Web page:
The Marlins have seven players ranked among the top 108 prospects in MLB according to the most recent Fangraphs ranking. They have acquired six of those seven players in trades in the past 18 months. I wish the Orioles had been able to collect that kind of haul in their fire sale. Of course, they weren’t trading Christian Yelich.
You can squint at some of the MLB results and see where a better Marlins team might emerge with some modest improvement from its younger players. Sandy Alcantara (4.26 ERA, 4.75 FIP) and Pablo Lopez (4.89 ERA, 4.20 FIP) are both in their age 23 seasons. They’re not in any Cy Young discussions. They’re also not lost causes like so many Orioles pitchers seem to be.
26-year-old Brian Anderson may have just had a breakout 2019 campaign before it was ended by a fractured finger. Outfielder Harold Ramirez and catcher Jorge Alfaro also look like pieces for the future under a “Just like that, but a little better” lens. Hope for the near future is the best a 100+ loss team can offer.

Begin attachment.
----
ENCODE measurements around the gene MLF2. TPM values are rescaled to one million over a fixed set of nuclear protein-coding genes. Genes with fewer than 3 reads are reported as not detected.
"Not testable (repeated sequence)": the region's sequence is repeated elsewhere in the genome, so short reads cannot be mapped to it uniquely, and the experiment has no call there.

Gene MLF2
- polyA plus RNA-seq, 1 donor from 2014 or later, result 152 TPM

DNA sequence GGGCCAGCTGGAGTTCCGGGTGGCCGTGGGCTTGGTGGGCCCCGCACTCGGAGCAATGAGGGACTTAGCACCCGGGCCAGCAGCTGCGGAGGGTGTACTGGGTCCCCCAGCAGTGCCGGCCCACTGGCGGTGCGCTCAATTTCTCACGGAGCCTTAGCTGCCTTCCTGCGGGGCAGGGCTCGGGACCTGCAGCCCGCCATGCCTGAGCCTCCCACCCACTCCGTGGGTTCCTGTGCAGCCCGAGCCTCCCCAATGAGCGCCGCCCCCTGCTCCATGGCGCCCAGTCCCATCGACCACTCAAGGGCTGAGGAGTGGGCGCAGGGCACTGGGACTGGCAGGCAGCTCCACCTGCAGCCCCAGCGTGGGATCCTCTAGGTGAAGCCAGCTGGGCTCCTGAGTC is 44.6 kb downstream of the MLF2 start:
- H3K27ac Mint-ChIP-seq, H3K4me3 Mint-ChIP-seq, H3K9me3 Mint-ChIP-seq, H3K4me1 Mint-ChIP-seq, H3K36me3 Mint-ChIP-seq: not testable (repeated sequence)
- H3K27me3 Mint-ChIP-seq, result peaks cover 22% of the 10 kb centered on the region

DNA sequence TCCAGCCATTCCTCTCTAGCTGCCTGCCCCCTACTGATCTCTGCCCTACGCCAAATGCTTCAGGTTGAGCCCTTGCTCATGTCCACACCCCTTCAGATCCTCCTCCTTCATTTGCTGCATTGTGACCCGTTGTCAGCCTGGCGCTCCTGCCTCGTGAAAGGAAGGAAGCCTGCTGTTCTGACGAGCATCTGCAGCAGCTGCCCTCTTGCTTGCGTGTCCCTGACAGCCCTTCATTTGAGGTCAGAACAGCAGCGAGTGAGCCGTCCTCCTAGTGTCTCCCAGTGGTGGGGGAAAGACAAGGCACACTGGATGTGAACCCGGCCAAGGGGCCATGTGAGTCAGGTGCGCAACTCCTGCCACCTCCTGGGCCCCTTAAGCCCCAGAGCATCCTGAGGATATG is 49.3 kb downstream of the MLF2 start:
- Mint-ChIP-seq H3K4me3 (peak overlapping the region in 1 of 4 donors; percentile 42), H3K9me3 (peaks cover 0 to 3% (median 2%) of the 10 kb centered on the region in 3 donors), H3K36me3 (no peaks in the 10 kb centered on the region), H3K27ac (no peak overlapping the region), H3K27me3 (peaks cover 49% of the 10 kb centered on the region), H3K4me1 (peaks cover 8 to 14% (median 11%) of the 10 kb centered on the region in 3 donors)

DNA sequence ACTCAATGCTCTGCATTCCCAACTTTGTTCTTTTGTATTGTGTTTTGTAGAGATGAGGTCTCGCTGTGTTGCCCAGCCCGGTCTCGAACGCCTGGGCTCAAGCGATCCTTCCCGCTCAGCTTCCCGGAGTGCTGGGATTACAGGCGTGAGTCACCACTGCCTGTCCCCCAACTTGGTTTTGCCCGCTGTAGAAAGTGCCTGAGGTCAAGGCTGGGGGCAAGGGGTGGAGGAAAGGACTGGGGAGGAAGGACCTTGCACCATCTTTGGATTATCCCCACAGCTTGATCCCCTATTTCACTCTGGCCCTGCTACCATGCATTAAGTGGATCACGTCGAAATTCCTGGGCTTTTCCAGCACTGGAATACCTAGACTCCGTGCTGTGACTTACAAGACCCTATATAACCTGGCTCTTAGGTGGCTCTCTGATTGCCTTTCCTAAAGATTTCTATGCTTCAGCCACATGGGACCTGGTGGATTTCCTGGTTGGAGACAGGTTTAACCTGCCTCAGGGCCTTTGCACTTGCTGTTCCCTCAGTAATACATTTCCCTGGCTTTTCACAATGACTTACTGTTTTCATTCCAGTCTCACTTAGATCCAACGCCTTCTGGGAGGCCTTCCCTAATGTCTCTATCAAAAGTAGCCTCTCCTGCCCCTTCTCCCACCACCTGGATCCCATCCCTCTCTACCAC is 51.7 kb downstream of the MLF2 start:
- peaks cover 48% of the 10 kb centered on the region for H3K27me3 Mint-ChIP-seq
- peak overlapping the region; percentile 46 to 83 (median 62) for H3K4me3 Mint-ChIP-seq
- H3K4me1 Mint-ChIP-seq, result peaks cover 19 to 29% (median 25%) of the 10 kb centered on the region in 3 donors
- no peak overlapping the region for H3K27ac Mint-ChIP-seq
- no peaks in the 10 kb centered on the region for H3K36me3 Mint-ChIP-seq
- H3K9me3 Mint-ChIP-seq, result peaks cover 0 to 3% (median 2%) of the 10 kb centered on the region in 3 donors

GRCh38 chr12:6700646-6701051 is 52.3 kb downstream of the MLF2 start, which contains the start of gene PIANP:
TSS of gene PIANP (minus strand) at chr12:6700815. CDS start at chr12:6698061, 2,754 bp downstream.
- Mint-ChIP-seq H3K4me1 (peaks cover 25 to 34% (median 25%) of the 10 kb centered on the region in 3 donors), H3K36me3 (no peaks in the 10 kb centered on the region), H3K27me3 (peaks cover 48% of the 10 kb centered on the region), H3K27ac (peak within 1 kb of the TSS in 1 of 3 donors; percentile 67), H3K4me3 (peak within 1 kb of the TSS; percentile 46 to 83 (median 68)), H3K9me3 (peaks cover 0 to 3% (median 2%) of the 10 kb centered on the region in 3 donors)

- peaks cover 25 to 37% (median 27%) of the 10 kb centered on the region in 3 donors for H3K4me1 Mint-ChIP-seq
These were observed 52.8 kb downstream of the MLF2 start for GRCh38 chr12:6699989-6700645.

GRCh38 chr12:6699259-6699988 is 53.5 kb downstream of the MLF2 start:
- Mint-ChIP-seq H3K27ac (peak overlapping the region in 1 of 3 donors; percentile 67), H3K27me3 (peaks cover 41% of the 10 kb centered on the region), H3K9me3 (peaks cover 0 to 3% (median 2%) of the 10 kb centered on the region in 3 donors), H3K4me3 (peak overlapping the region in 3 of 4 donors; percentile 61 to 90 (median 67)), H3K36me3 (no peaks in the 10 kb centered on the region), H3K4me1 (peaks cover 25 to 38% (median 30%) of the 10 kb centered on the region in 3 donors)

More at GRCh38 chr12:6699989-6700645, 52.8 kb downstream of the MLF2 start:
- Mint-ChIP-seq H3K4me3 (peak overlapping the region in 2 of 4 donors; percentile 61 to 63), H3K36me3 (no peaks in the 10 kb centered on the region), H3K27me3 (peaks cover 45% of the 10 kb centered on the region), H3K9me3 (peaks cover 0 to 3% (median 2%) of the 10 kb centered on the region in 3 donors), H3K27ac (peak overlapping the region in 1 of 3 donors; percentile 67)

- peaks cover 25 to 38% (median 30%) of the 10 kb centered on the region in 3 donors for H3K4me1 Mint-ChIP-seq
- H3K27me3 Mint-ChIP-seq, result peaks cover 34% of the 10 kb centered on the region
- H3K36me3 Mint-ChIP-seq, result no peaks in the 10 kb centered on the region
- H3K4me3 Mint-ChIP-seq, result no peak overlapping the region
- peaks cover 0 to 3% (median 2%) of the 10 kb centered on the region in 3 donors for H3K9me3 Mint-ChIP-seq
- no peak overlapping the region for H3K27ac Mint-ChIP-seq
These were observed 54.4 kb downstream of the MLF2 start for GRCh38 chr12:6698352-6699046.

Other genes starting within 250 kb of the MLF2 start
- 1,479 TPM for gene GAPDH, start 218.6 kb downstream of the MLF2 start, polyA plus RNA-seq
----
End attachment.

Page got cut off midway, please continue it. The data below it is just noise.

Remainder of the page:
One of those top 100 prospects, Isan Diaz, has not had an auspicious MLB debut, going .143/.262/.231 over his first 26 MLB games. Another player who was a part of that Yelich trade, Lewis Brinson, has busted again in 2019, with just a .467 OPS in 55 games. Brinson was a top 20 prospect in the game by some rankings heading into 2018. Sometimes the hyped guys bust.
The Orioles have the second-easiest remaining strength of schedule among all MLB teams, according to Fangraphs. Their opponents from here on out have just a .473 winning percentage. They’ve finished playing the in-division titans, the Yankees and Rays. Hopefully that means they aren’t going to totally limp to the finish line.
Where will the Orioles top pick in the 2020 draft be?
This poll is closed
#4 or lower